Prosecutor: Inkster State Rep. tazed, pepper-sprayed for being combative after drunk crash

State Rep. Jewell Jones (D-Inkster) was arraigned Friday via a Zoom conference in Livingston County accused of driving drunk and resisting arrest after a crash on I-96 on April 6.

It is alleged that Jones drove drunk, more than twice the legal limit for at least 50 miles with his Glock pistol in the cupholder. And when he eventually crashed his SUV he allegedly became combative with police and even a paramedic who tried to help. 

Jones' impaired driving is alleged to have spanned from Southfield to Fowlerville, where his SUV was found in a ditch off I-96, said the Livingston County Prosecutor's Office.

FOX 2 received a release from Jones' attorney that said: State Rep. Jewell Jones is presumed innocent and remains so unless he is proven guilty.

On April 6, FOX 2 is told that calls came into 911 with reports of an erratic driver. One witness claims, it was the 26-year-old state rep with a license plate "elected." 
"It was reported that the defendant drove his vehicle into the ditch off of I-96, where he and his passenger was located," said Carolyn Henry, assistant Livingston County prosecutor. "His passenger had to be tended to medically by EMS. It was at that time he became extremely uncooperative and confrontational with the paramedics."
Henry says he flashed badges and tried to use his various positions as a lawmaker, member of the National Guard, and as auxiliary police officer in Inkster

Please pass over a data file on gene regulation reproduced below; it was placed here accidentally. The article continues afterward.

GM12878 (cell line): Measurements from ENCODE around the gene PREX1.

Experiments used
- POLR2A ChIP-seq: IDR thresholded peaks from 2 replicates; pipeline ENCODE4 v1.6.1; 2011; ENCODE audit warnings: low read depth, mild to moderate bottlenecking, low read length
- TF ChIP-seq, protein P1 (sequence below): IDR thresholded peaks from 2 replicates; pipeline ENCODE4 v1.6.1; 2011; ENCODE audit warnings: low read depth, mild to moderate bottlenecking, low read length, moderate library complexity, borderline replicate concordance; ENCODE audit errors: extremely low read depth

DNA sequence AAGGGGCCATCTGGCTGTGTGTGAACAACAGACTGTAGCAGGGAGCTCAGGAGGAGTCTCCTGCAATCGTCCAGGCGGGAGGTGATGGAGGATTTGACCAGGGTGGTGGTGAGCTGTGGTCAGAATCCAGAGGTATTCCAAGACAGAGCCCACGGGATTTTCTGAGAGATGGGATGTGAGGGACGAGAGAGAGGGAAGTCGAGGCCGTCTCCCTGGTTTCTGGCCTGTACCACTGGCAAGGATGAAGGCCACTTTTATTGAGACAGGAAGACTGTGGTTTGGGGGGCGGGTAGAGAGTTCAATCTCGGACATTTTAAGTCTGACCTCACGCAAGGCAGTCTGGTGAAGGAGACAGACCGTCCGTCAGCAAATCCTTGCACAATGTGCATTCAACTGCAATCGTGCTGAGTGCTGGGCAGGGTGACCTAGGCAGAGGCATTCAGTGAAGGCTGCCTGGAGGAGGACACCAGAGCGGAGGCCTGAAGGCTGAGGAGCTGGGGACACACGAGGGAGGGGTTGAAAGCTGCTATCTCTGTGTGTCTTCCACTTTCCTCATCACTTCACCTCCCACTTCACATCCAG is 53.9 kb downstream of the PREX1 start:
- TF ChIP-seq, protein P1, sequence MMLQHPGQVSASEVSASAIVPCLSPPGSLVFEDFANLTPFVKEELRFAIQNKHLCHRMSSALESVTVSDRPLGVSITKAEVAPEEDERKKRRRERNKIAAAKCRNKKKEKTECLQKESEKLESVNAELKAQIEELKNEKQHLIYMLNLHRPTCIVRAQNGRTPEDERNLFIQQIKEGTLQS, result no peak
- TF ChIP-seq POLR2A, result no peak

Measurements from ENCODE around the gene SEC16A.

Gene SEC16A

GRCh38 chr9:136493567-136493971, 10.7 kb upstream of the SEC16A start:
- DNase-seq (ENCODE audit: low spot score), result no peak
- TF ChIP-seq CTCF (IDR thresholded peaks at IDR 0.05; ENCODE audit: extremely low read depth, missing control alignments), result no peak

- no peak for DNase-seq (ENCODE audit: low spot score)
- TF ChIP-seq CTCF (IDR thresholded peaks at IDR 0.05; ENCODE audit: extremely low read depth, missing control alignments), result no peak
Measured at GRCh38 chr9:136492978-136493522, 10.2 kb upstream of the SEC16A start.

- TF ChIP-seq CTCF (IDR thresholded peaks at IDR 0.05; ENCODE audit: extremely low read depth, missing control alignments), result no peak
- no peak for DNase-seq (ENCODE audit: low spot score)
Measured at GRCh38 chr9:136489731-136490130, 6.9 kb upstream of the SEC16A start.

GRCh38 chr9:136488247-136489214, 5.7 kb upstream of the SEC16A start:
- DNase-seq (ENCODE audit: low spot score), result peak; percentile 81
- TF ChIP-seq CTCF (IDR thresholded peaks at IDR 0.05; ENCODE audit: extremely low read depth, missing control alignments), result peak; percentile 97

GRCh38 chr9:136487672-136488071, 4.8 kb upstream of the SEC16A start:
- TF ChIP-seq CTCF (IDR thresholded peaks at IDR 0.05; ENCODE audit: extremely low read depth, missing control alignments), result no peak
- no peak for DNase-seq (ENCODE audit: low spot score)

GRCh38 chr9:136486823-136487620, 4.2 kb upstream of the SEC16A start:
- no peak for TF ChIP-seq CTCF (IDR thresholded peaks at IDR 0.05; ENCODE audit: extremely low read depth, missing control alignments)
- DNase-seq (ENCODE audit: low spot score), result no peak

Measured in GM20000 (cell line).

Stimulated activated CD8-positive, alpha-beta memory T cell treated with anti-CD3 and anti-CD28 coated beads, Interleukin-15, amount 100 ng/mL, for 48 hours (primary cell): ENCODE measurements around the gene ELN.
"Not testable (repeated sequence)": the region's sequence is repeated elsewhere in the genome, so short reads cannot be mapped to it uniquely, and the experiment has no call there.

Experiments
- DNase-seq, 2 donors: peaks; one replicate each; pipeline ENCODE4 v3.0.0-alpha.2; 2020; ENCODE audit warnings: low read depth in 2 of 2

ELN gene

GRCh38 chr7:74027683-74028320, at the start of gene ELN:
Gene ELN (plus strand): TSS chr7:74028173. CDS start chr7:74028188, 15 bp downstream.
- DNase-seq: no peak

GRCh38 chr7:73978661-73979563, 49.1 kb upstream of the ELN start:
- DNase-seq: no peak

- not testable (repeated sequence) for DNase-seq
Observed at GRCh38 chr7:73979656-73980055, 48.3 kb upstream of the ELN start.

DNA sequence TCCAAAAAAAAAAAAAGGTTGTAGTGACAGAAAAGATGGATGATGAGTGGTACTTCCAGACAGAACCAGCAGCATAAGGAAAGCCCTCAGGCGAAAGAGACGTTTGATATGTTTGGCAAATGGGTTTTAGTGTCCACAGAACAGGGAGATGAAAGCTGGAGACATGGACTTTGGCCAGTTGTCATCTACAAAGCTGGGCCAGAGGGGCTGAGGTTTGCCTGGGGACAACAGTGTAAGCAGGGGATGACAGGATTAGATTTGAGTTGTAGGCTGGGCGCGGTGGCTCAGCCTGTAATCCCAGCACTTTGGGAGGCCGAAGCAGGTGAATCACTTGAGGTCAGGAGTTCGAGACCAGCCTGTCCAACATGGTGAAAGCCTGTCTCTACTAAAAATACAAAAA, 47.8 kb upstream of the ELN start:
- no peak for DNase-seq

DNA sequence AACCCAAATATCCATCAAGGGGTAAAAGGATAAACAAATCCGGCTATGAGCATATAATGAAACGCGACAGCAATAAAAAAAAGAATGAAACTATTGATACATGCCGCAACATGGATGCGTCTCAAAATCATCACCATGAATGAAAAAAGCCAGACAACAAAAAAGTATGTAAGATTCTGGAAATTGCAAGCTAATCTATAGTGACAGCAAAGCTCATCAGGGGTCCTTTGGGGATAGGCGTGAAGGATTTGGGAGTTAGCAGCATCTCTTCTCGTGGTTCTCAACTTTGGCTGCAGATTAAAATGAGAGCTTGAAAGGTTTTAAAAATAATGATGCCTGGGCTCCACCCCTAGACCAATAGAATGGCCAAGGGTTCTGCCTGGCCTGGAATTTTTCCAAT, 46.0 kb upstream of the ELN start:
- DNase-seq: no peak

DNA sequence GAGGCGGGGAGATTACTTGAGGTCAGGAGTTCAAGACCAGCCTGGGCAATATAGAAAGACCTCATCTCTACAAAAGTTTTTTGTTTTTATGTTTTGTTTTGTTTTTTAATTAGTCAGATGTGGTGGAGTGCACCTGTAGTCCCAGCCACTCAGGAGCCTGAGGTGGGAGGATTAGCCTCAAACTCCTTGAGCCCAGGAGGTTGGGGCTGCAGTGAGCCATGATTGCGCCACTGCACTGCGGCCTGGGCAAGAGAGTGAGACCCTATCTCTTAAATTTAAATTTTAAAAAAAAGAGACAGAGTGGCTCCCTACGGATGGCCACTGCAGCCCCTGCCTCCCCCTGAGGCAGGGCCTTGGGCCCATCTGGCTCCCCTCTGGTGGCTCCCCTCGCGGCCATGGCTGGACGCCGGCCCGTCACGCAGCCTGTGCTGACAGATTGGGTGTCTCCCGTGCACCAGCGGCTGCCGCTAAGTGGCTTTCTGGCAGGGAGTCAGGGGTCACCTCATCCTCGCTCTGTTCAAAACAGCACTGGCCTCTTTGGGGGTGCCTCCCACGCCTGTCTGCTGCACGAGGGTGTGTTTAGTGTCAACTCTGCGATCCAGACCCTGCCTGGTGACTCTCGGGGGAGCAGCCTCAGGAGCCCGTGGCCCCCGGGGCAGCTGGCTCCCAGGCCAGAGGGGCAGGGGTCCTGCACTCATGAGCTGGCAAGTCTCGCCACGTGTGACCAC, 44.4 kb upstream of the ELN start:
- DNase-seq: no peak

"Due to the defendant's erratic and assaultive behavior towards the paramedics, the police were dispatched to the scene," Henry said. "The defendant's behaviors were reported to be so serious that it escalated to the point that the troopers had to taze and pepper spray the defendant."

Rep. Jewell Jones (D-Inkster).

Rep. Jewell Jones (D-Inkster).

Court records show Jones had a blood alcohol content of at least .17 twice the legal limit. Now, he's charged with four counts of resisting and obstructing a police officer and four other charges.  

"This was an extremely serious matter that put the safety of our community at risk," Henry said. 

"He's not a threat to the public, he's not a flight risk," said Jones' attorney Ali Hammous. "I'm seeking a personal bond in this case."
A judge agreed with Jones' attoney - setting a personal bond meaning he doesn't have to pay, but added has a slew of restrictions as this moves through court.